“The guys that built it [deserve] a medal nobody ever had before.” So says Jen Deeney about the London Olympics Park. Jen is carrying the Olympic Torch in Merton, south London, on 23 July.
“I’m excited to be part of it because hopefully it will be the first Olympics in history to be built without a fatality,” she says. “For me, that’s worth more than any gold medal.”
Jen’s husband Kieron died in a construction accident just a few weeks after they were married. Jen is a neonatal matron but in her spare time she works tirelessly to raise awareness of health and safety issues on construction sites.
She made the Lattitude film It Will Never Happen to Me and is a supporter of and fundraiser for The Lighthouse Club, a charity devoted to supporting workers and the families of those injured or killed in construction accidents. She gives talks about the effects of an accident in visits to construction sites across the country, including the Olympic site itself.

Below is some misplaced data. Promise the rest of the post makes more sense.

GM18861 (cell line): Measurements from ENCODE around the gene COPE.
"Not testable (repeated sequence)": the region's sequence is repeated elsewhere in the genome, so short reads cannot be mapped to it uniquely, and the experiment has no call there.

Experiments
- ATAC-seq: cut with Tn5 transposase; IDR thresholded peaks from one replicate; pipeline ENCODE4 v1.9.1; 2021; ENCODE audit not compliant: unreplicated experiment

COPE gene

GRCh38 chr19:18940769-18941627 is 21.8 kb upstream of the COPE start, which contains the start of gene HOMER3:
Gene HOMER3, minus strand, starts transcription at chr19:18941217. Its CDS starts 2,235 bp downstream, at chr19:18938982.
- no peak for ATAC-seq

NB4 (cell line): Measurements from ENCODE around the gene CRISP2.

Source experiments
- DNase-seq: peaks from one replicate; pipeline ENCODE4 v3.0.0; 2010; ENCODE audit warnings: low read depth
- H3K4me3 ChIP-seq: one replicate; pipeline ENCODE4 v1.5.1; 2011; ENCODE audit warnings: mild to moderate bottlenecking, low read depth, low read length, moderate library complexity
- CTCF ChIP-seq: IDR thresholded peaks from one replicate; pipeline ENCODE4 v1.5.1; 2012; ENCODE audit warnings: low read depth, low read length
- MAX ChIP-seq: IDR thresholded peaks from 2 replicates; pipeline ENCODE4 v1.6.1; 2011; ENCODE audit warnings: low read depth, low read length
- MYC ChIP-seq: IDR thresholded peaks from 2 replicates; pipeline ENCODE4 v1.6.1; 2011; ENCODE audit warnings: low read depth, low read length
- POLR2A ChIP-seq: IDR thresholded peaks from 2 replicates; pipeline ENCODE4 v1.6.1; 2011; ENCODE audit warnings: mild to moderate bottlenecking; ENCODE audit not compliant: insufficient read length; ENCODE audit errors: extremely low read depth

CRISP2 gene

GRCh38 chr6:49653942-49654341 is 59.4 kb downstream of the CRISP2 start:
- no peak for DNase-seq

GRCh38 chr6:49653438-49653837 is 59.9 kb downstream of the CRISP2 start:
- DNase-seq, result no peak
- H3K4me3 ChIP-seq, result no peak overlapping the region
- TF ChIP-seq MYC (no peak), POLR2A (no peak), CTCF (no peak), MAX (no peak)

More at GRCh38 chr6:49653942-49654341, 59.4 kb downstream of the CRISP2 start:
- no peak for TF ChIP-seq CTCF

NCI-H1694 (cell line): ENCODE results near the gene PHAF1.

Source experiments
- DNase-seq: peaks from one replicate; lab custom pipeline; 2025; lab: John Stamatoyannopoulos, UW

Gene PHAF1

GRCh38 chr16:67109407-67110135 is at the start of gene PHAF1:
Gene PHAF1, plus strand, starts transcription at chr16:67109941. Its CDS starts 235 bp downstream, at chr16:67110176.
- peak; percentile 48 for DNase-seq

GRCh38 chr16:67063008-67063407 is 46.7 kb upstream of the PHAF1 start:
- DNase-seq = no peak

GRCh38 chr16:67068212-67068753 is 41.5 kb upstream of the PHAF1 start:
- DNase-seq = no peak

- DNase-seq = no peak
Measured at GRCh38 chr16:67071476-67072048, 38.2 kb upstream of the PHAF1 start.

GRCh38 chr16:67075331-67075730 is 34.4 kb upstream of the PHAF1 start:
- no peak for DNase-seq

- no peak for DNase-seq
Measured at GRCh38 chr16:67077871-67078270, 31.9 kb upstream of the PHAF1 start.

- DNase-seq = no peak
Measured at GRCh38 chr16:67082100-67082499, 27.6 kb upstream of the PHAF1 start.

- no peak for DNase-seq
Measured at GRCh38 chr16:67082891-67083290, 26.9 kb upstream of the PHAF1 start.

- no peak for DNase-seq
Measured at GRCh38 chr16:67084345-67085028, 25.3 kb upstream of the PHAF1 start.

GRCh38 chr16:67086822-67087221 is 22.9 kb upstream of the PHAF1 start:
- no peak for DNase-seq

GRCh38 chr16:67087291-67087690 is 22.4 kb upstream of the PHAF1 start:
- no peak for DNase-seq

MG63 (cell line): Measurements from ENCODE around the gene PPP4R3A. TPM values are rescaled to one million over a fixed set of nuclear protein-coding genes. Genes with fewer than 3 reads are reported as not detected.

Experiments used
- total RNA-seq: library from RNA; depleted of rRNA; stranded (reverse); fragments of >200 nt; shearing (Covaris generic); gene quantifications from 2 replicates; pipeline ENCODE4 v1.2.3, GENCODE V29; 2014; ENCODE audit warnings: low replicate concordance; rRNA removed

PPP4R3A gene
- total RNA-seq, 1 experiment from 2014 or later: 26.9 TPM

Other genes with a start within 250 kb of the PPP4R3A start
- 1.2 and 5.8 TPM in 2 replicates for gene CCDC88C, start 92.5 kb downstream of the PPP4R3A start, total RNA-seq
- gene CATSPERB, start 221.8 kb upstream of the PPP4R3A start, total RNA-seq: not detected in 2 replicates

According to RoSPA, construction of the main 2012 venues involved around 62 million hours of work with an accident frequency rate of 0.17 per 100,000 hours – less than half the construction industry average. The project was also completed without an accident-related construction fatality.
Tom Mullarkey, chief executive of RoSPA, says: “[The Olympics’] contribution to safety in the UK is now an exemplar to the whole world.”
Hear Jen talk about where she gets her inspiration (audio)
More details on the Olympic Torch Relay. You can go along and support Jen on 23 July 2012 in the London Borough of Merton.